Developing Visual-Motor Skills

by Nancy B. Lewis, O.D.

Visual-motor development implies much more than handwriting. Children need to be able to use their hands and eyes as paired tools. Following are some activities that develop visual-motor skills. Remember, developmental age is more important than chronological age; a child is as old as he/she acts.

Infants and Toddlers (0-3)

Imitative interaction between child and adult develops eye-hand coordination and teaches the connection between action and reaction. For infants and toddlers, your voice and face are all you need to hold a child‘s attention. Move close and talk to the child softly with exaggerated facial movements. Children will gaze and then reach out to touch you. For children who have problems reaching out, gently take and kiss their hands or place them on your face. Repeated sessions will develop a connection between sound and the feel of your face.

Scarves and fabric netting can be tossed to enhance alertness as a child uses hands to try to catch the colorful objects. These tools are particularly good for encouraging focus in children with pervasive developmental problems.

For mobile toddlers, place colorful toys on the floor to encourage gazing and reaching. A baby who can sit unassisted is ready for three nesting cups or stacking blocks, balloons and a big rolling ball. By age two, soccer-like activities can begin. Try to hit a balloon back and forth without its touching the floor.

As toddlers gain stamina, take short walks. Children who can jump over puddles, avoid sidewalk cracks and walk on walls are learning about space and distance through their eyes. This is the foundation for later visual-motor skills.

Primary School (4-8)

This is a crucial age when the larger body is becoming stronger, and children learn how to use incrementally smaller parts. The ultimate goal is for the eyes to move independently of the head and for the fingers and joints of the hand to move without the shoulder and upper arm. Most four year olds are still most comfortable standing up and drawing at an easel. Some have adequate control and can sit and write with chunky markers. Erasable boards on the wall are good transitions from easels to tables.

Primary children love playing flashlight games. Name an object in the room and see who can shine the beam on it first. Older children can chase a beam with their flashlights. Take turns leading and chasing.

Geoboards encourage visual motor development. A geoboard is a square piece of wood with nails evenly spaced in rows and columns. Four inches square is a good size. Make patterns by stretching rubber bands over the nails. Have the child copy designs. Use one or two bands for younger children and increase the complexity for older ones.

Elementary School (9-13)

By this age, children have good manual dexterity and are able to use their eyes to give meaning to what they see. Refining these skills allows them automatically to learn how to write cursive script. By now, it is imperative that the left-to-right and up-down progressions are fully intact. Using carpentry tools and cooking and sewing materials for short, simple projects is appealing to this age.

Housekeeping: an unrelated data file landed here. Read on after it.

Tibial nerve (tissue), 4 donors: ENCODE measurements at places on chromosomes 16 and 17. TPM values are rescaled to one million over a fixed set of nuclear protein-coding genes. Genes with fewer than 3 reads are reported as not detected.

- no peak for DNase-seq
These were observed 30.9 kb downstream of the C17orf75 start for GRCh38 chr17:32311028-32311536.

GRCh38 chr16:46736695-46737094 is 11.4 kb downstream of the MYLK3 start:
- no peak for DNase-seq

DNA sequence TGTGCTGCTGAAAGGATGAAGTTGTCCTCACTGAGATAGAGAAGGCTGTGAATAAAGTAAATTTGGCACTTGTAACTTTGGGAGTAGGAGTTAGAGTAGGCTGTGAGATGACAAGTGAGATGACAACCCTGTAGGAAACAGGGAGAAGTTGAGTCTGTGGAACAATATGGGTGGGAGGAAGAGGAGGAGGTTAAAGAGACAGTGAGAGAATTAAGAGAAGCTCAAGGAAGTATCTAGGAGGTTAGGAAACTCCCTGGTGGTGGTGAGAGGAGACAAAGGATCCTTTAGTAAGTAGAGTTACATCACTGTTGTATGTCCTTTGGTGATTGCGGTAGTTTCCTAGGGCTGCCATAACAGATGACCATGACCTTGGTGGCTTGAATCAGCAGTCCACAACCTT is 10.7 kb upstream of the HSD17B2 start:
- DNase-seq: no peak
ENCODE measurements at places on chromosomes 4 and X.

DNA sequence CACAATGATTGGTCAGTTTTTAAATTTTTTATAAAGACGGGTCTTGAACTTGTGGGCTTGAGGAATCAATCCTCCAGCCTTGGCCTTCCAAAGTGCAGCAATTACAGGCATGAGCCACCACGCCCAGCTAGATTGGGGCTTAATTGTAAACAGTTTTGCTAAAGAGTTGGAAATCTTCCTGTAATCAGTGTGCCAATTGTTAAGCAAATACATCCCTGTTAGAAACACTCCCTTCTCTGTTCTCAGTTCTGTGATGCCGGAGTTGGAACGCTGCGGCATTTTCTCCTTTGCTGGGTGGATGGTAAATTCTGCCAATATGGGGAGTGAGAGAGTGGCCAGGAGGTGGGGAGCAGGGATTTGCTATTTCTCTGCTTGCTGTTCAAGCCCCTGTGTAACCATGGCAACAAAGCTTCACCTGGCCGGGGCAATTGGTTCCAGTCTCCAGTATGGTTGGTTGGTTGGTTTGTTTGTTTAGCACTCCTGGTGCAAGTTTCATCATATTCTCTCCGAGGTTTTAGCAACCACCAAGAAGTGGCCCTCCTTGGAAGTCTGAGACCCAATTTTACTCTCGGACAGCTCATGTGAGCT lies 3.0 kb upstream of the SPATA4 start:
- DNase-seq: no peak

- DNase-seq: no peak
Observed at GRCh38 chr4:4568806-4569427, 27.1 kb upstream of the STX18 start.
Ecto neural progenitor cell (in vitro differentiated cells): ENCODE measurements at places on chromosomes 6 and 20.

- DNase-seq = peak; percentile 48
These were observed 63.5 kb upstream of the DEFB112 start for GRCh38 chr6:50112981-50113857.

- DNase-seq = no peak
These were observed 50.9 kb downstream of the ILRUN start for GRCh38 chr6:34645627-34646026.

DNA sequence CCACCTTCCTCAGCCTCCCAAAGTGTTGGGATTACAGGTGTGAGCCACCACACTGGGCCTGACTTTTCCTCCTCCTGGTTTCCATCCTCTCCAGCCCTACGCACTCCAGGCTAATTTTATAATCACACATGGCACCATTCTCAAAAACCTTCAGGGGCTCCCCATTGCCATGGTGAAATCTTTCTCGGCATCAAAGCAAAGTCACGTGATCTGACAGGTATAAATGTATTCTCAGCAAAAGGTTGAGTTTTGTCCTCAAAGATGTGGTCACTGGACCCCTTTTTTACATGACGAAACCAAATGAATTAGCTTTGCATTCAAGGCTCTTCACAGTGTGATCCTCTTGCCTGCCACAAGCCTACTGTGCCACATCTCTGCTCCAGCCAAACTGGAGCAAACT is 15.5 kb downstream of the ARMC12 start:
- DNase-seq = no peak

Games such as Chinese Checkers and Othello encourage visual-motor and visual-spatial development. Complex arts and crafts projects are popular. Putting together models, making jewelry, knitting and other crafts all encourage good eye-hand coordination.

Secondary School (14 up)

In the past, many teens had hobbies that involved highly skilled use of hands and eyes. As older children show serious interest in art, sports, and other activities involving eye-hand coordination, parents can consider buying more expensive materials. Stained glass, beadwork, intricate models of ships, cars, and airplanes are all better leisure time activities than surfing the Internet. Complex board games such as chess and backgammon can also serve to bond families if given special times to play, such as Sunday afternoon.

Encourage visual-motor skills, especially in the context of family fun and exchange of conversation. Try to limit solitary visual-motor activities on the computer and hand-held video games.

For more ideas about games and activities for developing visual skills at home and in the classroom, order Developing Your Child For Success by Kenneth Lane and Classroom Visual Activities by Kristy Remick from the DDR book list.

[Initially published in New Developments: Volume 3, Number 2 - Fall, 1997]

All material in this web site is given for information purposes only and is not to be substituted for advice from your health care provider.


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Page last modified: February 23, 2009
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